"Summer to Winter Ratio" - A tool for evaluation of the effectiveness of farm’s heat abatement treatments

Summer conditions make the implementation of cooling systems in the dairy farms an important tool for efficient milk production. In cooperation with the "Israeli Herd book" data, a new index was developed, called the summer: winter ratio. This index serves as an indicator for characterization of the effectiveness of farmer's efforts to reduce summer negative impact on cow's performance. In the following article, the use of this index will be described, and the achievements of the Israeli dairy sector in combating heat stress in the last 15 years will be presented.

Increasing summer milk yield and fertility and reducing seasonality in milk supply to the dairy industry are among the main goals of dairy sectors in hot regions. In the last three decades, intensive cooling systems and summer management practices were developed and largely introduced to the dairy farms in these countries, among them, Israel. Extension services of the Israeli ministry of agriculture and the Israel Cattle Breeders Association (ICBA) cooperated to develop a computerized index, based on the Israeli “Herd book" data, to evaluate the effectiveness of cooling cows in the summer.

The "summer: winter ratio" is calculated, based on the monthly milk recording data, creating a "virtual production curve" for summer and winter, for all cows in each dairy herd. The S:W ratio report is an “Excel” which compares Summer (Jul-Sep) to Winter (Jan- Mar) corrected averages for daily milk production, milk fat, protein and SCC contents, as well as conception rates. The S:W ratio report:

  • Analyzes each dairy farm results once annually.
  • Compares each farm to its “relative group” (sorted by region and production level.
  • Compares each farm to its data in previous 4 years.

The S:W ratio allows each farmer to evaluate the effectiveness of his efforts to combat heat stress in his farm, but also serves farmers organizations, government organizations and the dairy companies, for decisions and policy making. A S:W ratio close or above 1.0, means that the tested dairy farm is dealing properly with summer heat stress. The lower this ratio is, more efforts need to be made to improve cow cooling effectiveness in this farm.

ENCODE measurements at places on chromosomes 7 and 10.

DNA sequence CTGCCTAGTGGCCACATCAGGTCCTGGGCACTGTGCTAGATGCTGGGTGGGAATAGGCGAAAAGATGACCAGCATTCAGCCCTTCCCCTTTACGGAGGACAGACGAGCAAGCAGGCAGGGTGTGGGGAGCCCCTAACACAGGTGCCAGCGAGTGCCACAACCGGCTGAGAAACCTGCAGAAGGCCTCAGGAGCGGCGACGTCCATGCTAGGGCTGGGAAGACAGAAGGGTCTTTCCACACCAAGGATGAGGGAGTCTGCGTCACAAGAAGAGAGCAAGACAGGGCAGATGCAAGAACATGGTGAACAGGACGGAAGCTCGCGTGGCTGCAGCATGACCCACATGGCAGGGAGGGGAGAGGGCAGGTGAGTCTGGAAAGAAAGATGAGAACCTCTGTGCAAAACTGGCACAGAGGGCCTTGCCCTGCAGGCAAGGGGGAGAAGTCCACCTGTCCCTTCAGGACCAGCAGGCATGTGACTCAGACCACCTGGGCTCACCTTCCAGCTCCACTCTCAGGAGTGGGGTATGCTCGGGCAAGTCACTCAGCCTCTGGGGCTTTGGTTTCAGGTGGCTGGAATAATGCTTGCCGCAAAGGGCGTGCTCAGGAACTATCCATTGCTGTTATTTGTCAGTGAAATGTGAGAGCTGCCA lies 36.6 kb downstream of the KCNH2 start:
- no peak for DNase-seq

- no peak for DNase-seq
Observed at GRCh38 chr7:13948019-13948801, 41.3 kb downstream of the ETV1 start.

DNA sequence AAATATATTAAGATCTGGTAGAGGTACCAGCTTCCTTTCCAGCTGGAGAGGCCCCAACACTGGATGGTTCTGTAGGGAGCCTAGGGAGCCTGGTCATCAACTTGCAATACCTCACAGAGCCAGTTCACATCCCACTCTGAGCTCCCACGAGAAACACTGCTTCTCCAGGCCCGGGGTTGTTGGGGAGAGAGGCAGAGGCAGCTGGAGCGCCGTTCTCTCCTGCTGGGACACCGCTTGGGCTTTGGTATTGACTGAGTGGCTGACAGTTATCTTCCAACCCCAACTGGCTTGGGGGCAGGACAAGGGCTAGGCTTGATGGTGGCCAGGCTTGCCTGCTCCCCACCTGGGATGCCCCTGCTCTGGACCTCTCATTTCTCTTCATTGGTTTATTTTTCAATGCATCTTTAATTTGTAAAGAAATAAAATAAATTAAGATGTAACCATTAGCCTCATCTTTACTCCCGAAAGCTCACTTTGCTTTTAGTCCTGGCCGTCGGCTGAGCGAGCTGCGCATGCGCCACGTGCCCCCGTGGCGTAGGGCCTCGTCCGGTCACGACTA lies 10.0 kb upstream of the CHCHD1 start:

In a study carried out in Israel, intensive cooling effect was studied, comparing summer and winter per cow milk production. The study involved 5 large scale dairy farms intensively cooling their cows in the summer (7.5 cumulative hours of wetting and forced ventilation per day before and between milking time), and 5 farms who lightly cooled the cows in summer (wetting and forced ventilation only before milking time (1). Results are described in table 1.

Table 1 – average summer and winter daily milk production (kg) in dairy farms intensively and lightly cooling the cows in summer.

Season / Treatment

Lightly cooling

Intensively cooling







Difference (kg)



Summer to Winter ratio 



When analyzing the data of this study, we discovered that calculating the production ratio between seasons (S:W ratio) can be a good indicator of farm’s effectiveness of heat stress abatement through cooling the cows.

In another survey carried out later on, the S:W milk production ratio was calculated for 180 large scale, cooperative dairy farms, and 432 family, small scale dairy farms, with annual milk production averaging above 11,500 kg/cow (2). The distribution of farms with high medium and low S:W ratio is presented in table 2.

Table 2 – distribution (%) of farm with high medium and low S:W milk production ration in the Israeli herd.